This promotes risk sharing because it allows both the public and private partners to identify their shared interests, strengths and risks at the outset. If governments know they’re choosing from the best available options, they’re more likely to believe the risks are properly shared.

 

3. They pay for services, not products. In traditional P3s, engaging a private partner is a lot like hiring a carpenter to build a house. You tell the carpenter what you’d like, they give you an estimate for the job and they deliver a product that ensures their expected profit. Sometimes this one-off transaction approach works for P3s. When it doesn’t work, it’s because the project doesn’t achieve the desired outcomes or costs more than it should, and it’s up to the government to manage those risks.

 

Some governments have turned to P3s to broaden the scope of the policy goals that infrastructure projects can help achieve. Infrastructure is no doubt an important end unto itself, but it’s also one of state and local governments’ most powerful tools to achieve crucial public policy goals.

 

With next-generation P3s, engaging a private partner is more like hiring a general contractor to build your home and maintain it for the foreseeable future. The private partner handles the project’s planning, design, permitting, financing, procurement, staffing, operations, maintenance and performance measurement. They have no financial interest in the project’s real estate or other assets. Instead, they’re paid a predictable fee to ensure the project meets some pre-determined operating goals over an extended period of time. If they don’t meet those goals, they don’t get paid. If they exceed those goals, surplus savings are reinvested into the project for greater sustainability, which incentivizes additional performance on broader policy objectives.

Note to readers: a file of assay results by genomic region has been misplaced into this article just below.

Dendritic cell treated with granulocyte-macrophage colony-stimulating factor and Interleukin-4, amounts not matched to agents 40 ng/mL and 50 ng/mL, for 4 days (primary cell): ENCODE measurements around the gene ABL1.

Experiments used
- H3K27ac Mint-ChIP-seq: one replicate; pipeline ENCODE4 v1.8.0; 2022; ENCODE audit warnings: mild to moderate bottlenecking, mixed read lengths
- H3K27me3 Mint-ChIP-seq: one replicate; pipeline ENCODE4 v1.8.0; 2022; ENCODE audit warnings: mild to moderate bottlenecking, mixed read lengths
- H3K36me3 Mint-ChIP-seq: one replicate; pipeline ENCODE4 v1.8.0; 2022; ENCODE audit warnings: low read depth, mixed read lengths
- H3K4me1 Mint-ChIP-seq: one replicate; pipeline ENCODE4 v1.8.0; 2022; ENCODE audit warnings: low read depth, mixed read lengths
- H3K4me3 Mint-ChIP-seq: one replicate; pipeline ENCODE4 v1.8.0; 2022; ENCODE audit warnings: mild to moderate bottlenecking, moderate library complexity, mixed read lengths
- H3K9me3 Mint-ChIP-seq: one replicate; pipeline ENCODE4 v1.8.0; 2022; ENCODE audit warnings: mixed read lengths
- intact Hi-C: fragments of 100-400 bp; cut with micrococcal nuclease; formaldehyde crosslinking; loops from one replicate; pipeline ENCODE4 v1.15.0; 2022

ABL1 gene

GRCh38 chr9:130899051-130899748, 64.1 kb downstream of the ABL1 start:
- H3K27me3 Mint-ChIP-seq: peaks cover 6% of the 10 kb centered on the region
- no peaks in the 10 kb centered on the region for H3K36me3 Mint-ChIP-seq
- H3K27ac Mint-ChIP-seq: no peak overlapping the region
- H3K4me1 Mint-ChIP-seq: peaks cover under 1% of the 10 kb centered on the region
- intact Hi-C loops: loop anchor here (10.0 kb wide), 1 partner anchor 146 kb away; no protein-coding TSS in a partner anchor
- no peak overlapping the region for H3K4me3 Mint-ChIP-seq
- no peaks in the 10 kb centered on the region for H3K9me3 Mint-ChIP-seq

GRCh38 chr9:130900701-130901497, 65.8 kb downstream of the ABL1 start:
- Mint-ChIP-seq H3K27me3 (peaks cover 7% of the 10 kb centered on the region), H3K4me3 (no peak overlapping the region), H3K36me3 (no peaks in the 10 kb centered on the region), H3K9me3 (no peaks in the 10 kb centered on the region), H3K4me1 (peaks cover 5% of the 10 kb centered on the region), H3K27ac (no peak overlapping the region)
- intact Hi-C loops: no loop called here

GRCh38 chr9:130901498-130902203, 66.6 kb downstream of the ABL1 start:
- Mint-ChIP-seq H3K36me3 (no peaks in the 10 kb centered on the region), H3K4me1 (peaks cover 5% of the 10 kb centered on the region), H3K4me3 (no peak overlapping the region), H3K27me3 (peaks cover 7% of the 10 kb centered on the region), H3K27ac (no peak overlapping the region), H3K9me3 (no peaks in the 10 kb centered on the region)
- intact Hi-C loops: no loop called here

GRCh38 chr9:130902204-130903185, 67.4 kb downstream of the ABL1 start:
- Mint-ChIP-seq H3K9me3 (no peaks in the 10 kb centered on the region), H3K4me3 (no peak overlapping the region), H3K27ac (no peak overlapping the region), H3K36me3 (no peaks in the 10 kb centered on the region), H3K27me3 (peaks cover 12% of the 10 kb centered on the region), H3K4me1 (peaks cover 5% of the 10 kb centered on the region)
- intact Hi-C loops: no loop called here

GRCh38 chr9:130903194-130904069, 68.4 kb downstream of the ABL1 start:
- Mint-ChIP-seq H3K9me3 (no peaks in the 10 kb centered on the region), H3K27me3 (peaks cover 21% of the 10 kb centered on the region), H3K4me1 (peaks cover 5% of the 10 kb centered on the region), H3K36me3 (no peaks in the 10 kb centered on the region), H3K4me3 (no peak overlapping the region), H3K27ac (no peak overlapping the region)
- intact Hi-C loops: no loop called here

Conclusion: Addressing the Risk

All infrastructure projects require governments to take risks. Public-private partnerships offer an opportunity to share those risks with the private sector. Some recent cases have shown that an emerging P3 model — one that emphasizes an expanded view of policy objectives, engaging the private partner early and P3s as a professional service — has the potential to address some of the long-standing concerns about how governments address the risks of P3s. Some governments have turned to P3s to broaden the scope of the policy goals that infrastructure projects can help achieve. Infrastructure is no doubt an important end unto itself, but it’s also one of state and local governments’ most powerful tools to achieve crucial public policy goals.